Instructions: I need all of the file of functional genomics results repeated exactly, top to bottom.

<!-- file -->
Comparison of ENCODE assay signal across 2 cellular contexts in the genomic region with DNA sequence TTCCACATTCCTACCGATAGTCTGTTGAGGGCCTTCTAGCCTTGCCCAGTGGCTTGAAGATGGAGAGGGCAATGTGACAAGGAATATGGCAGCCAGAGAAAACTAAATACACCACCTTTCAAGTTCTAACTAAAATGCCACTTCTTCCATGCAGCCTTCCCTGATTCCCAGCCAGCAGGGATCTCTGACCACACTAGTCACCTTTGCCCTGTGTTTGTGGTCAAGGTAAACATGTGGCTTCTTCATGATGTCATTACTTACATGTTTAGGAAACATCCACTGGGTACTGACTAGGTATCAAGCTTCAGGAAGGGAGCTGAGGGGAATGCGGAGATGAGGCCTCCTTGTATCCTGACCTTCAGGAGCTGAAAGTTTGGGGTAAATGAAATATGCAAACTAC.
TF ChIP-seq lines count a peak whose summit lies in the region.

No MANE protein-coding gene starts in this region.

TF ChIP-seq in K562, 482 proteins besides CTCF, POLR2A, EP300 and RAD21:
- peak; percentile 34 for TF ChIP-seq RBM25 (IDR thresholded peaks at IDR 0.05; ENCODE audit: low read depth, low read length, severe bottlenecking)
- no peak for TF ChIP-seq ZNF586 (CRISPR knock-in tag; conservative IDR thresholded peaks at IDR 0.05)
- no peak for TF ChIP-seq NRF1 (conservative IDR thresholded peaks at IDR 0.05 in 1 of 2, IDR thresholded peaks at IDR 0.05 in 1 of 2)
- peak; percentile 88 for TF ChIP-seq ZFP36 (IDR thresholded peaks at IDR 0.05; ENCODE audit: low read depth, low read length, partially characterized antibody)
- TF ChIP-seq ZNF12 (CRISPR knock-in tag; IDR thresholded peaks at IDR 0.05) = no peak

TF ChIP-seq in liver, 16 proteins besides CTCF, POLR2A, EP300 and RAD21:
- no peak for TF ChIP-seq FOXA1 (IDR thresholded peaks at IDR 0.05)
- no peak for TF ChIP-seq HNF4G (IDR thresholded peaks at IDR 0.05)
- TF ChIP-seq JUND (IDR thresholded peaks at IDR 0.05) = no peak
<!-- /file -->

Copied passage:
Comparison of ENCODE assay signal across 2 cellular contexts in the genomic region with DNA sequence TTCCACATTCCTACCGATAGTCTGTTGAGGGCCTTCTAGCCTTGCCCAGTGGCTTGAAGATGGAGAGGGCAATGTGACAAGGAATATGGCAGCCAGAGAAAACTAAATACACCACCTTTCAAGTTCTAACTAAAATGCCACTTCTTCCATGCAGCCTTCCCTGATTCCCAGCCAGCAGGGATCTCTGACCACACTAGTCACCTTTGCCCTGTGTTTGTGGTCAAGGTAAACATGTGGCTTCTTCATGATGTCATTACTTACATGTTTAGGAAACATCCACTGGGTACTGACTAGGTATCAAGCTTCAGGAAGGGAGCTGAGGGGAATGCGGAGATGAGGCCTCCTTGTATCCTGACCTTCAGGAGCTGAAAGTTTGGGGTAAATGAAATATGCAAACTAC.
TF ChIP-seq lines count a peak whose summit lies in the region.

No MANE protein-coding gene starts in this region.

TF ChIP-seq in K562, 482 proteins besides CTCF, POLR2A, EP300 and RAD21:
- peak; percentile 34 for TF ChIP-seq RBM25 (IDR thresholded peaks at IDR 0.05; ENCODE audit: low read depth, low read length, severe bottlenecking)
- no peak for TF ChIP-seq ZNF586 (CRISPR knock-in tag; conservative IDR thresholded peaks at IDR 0.05)
- no peak for TF ChIP-seq NRF1 (conservative IDR thresholded peaks at IDR 0.05 in 1 of 2, IDR thresholded peaks at IDR 0.05 in 1 of 2)
- peak; percentile 88 for TF ChIP-seq ZFP36 (IDR thresholded peaks at IDR 0.05; ENCODE audit: low read depth, low read length, partially characterized antibody)
- TF ChIP-seq ZNF12 (CRISPR knock-in tag; IDR thresholded peaks at IDR 0.05) = no peak

TF ChIP-seq in liver, 16 proteins besides CTCF, POLR2A, EP300 and RAD21:
- no peak for TF ChIP-seq FOXA1 (IDR thresholded peaks at IDR 0.05)
- no peak for TF ChIP-seq HNF4G (IDR thresholded peaks at IDR 0.05)
- TF ChIP-seq JUND (IDR thresholded peaks at IDR 0.05) = no peak